Australian Scientist Develops Plastic Eating System
A scientist based in Adelaide, South Australia, is searching for investors to help build a commercial system that converts waste plastic into biogas.
David Thompson will file an application for patent protection for his Polymer Organic Energy Treatment (POET) System, which uses anaerobic digestion technology to turn a range of plastics into methane, as well as inert, organic by-products that can be used as garden fertiliser and mulch.
The POET System is capable of processing polyethylene, polypropylene, polystyrene and expanded polystyrene. Thompson said research in recent months had shown promise with PET plastics, and his company has also successfully tested a system that can process plastics, food waste and cardboard simultaneously, which said would be perfectly suited to the fast food industry.
Thompson is looking for an investor to help it build a demonstration plant capable of processing, initially, 5000 tonnes of plastic a year. He said there had been significant global interest in his invention, but potential buyers wanted to see a working demonstration plant rather than test results before committing. If funding of about $2.5 million was secured, he said, a plant able to process 100 tonnes of plastic a week could be running within six months.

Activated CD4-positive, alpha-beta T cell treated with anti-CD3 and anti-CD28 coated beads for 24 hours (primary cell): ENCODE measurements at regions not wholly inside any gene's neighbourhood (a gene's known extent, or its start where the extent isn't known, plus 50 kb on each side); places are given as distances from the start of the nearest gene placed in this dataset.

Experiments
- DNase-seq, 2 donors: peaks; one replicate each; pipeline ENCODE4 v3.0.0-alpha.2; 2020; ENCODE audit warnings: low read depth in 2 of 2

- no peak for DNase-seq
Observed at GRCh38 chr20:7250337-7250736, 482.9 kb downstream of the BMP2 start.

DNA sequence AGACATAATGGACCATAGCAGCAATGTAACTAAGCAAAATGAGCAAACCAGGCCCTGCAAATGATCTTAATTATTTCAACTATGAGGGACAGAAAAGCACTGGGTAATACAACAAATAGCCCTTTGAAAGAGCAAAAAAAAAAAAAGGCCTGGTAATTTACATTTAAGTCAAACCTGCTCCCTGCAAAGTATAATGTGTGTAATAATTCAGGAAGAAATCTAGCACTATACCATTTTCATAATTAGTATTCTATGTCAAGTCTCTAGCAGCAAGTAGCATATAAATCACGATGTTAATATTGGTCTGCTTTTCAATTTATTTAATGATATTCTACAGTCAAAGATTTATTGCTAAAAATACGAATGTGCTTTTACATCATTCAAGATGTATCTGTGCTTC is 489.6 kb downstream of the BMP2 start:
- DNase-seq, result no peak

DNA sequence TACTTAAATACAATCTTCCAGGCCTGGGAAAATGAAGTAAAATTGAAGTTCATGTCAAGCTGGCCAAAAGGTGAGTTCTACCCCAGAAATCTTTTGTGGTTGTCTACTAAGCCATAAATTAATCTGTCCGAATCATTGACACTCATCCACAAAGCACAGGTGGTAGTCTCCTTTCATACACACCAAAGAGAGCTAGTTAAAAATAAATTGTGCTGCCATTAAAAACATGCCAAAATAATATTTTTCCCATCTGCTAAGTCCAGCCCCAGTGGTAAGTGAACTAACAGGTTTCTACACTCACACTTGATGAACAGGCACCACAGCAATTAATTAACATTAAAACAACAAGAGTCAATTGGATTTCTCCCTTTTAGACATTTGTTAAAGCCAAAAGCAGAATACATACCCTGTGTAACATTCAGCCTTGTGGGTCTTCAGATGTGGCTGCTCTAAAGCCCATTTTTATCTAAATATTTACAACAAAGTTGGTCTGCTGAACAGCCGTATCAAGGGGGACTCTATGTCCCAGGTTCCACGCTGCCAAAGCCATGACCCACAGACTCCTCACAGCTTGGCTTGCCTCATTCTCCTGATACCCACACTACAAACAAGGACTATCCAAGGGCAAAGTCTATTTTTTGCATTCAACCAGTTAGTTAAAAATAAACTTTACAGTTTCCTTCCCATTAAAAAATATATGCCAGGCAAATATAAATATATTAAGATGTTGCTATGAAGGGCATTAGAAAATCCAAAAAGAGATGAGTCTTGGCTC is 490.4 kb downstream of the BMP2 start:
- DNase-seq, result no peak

Australia is one of many nations under pressure to search for new ways of handling waste, since China’s “Operation Green Fence” policy came into effect in January. The policy bans the importation of 24 categories of contaminated solid waste including paper, plastics, textiles and some metals. Before the ban, China imported almost 30 million tonnes of waste paper and 7 million tonnes of “recyclable” plastic a year, including about 30% of Australia’s waste paper and plastic.
Thompson has been contacted by potential customers in the United Kingdom and Canada, and is in talks with interested investors from Singapore and Australia.